In 1973, Miss Mabel Wilcox, the niece of Grove Farm Plantation founder George Norton Wilcox, decided to restore four old, broken-down sugar plantation locomotives stored in a Grove Farm warehouse at Puhi, and then use them to take visitors for rides at a plantation museum she planned to establish at her Grove Farm homestead in Lihue.
In her book, “Personal Recollections of Growing up on Kauai, Hawaii in the 1950s and 1960s,” my wife, Ginger (Beralas) Soboleski, wrote about a special train ride she took one Sunday morning in 1955 with her father, Lihue Plantation employee Al Beralas, when she was 6 years old, residing in Lihue Camp A and attending the old Lihue Grammar School in Pua Loke.
In 1930, at a cost of about $18,000, Albert Horner Jr., the manager of Hawaiian Canneries Co. of Kapaa, built a two-story, 14-room frame mansion, designed by Honolulu architect Ralph A. Fishbourne, at Waipouli, on property where the Lae Nani condominiums are now situated.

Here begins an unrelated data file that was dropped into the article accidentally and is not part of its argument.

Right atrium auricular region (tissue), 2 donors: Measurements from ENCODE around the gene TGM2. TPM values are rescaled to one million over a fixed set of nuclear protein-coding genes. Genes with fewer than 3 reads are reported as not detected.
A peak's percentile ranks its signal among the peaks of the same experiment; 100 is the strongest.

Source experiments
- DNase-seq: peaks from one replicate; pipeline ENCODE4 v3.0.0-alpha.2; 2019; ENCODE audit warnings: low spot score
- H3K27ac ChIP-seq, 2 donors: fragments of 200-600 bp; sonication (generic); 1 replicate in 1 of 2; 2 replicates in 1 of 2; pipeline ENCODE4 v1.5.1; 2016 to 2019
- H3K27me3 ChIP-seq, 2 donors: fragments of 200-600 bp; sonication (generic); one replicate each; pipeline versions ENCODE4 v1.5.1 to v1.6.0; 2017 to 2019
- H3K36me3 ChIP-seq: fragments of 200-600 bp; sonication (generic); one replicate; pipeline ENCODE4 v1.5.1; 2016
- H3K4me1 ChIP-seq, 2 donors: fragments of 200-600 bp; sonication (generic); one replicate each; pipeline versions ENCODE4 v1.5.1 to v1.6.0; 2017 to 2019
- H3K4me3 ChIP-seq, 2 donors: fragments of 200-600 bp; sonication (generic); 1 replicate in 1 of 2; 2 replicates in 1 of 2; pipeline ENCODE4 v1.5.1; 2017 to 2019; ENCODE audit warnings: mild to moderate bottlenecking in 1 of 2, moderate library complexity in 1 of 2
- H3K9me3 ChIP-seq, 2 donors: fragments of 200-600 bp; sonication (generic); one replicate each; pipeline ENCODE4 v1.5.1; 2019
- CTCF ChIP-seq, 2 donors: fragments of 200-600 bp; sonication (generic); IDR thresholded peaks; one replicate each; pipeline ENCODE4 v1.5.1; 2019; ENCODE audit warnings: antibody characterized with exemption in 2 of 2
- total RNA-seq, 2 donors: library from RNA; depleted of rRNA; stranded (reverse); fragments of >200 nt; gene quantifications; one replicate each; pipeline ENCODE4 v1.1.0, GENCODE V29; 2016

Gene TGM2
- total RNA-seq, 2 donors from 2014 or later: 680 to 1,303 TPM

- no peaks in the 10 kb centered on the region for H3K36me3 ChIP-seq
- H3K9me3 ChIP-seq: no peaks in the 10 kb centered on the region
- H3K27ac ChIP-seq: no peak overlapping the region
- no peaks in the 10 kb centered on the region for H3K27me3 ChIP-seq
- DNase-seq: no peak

Born and educated in England, Frank S. Pugh (1886-1949) arrived on Kauai in 1921 to become the industrial supervisor of Kauai schools, and in 1923 was appointed principal of Kalaheo School, where he was largely responsible for the construction of a manual training shop in that same year.
Cedric Baldwin (1901-1945), the manager of McBryde Sugar Co. from 1938 to 1942 and an avid deep-sea fisherman, was the inventor, in 1941, of a unique, small-boat drydock.
In May 1883, German immigrants Mr. William Kruse (1856-1936) and Mrs. Louisa Kruse (1857-1925), with their three children, debarked from the steamer Ehrenfel at Koloa Landing with a number of other German immigrant families following a five month voyage from Germany.
At Koloa, Kauai, during the 1800s, there lived a very energetic and shrewd Native Hawaiian businessman by the name of Kahukini (early 1800s-1883), whose 20-acre property was located very close to St. Raphael Catholic Church, founded in 1841 by Irish-born Fr. Arsenius Walsh (1804-1869).